It's Thanksgiving Day 2009. My house smells yummy and I'm getting ready to get the car packed with all my homemade treats and head up to my brother's house for the big feast. And so begins the holiday.
Today I awoke feeling older and wiser. I used to not really care about Thanksgiving. It was just that pain-in-the-butt day before Black Friday when I was in limbo waiting for all the big sales to start. But today...today is different. I feel...thankful. Yeah, I know, it's nothing too creative or earth shattering due to the fact that Facebook is CRAMMED with every one's reasons for being blessed and today is the "normal" day everyone stops to give thanks. But even if today weren't Thanksgiving I think I'd feel this way. You see, I watched this movie called Mammoth last night. And Mammoth changed me. It opened my eyes - even more - to the fact that I'm am so extremely lucky to be able to be home with Zeke as he grows up. I won't summarize the movie - go watch it if you have any interest because it really is moving and amazing. But I will say, that as a "stay-at-home-mom" (that title always cracks me up because as so many people know who try to call me and can never get me, I'M NEVER AT HOME!!!), the movie Mammoth sent my brain reeling into that mode of "Oh my God, thank God I'm here with my kid, walking through life with him, giving him everything he needs, and being his rock." At one time, many many centuries ago, I never thought I'd ever want a child. I thought that my life was great just working, having my pups, having lots of money and cool cars and going to dinners and movies and shopping and blah, blah, blah. Then Zeke came along. And my work seemed meaningless if someone else was raising him. So I quit. And we didn't have as much money, but we still felt rich. Even richer, actually, because we all smiled a whole lot more.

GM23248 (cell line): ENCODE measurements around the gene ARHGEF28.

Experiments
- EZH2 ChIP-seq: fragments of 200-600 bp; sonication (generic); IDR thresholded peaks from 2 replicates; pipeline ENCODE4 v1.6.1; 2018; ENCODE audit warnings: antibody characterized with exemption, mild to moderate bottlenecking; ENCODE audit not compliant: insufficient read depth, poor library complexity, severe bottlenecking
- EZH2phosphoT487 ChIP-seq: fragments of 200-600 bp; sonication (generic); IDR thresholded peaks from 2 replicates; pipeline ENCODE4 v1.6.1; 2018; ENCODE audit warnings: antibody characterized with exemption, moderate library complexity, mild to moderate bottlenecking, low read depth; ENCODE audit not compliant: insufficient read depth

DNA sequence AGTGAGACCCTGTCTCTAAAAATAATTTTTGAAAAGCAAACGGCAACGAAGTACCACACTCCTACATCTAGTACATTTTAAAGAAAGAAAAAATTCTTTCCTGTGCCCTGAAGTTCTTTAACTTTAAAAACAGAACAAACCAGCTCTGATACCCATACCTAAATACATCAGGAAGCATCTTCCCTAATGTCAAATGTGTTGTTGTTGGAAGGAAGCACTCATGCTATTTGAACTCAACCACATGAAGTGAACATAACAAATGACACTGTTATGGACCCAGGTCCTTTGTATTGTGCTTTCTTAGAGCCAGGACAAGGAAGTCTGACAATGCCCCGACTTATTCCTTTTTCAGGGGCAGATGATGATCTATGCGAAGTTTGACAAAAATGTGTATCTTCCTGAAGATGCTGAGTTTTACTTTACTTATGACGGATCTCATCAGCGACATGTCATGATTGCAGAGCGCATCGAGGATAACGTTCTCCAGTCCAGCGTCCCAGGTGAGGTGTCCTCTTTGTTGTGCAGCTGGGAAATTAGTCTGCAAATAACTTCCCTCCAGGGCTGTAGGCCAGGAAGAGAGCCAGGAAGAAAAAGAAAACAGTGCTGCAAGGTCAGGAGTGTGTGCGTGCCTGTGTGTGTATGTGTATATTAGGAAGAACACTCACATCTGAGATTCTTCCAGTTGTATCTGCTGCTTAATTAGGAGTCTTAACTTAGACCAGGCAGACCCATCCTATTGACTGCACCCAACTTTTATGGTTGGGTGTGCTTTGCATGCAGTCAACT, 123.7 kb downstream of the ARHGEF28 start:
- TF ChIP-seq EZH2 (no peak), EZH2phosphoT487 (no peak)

Fast forward four years. Yeah, if I had been working these past four years we may have lots more in savings, lots more in our retirement and tons more "stuff". But my child would also have been raised by a stranger. He wouldn't ask for me when he knocked his front tooth out or when he got road rash on his knees and elbows. I wouldn't have been there to see him write his name for the first time. I wouldn't have held his hand as we strolled through tons of museums and libraries and sat through movies together eating buttery popcorn. And I wouldn't have been the one to hug him tight when something thrilled him, scared him, chilled him or just simply moved him to say "I love you".
I'm thankful, eternally, to God, my husband, and to my Zeke for opening my eyes to Thanksgiving. It's real and it's powerful. And it's not all about the countdown to the big sales. Imagine that.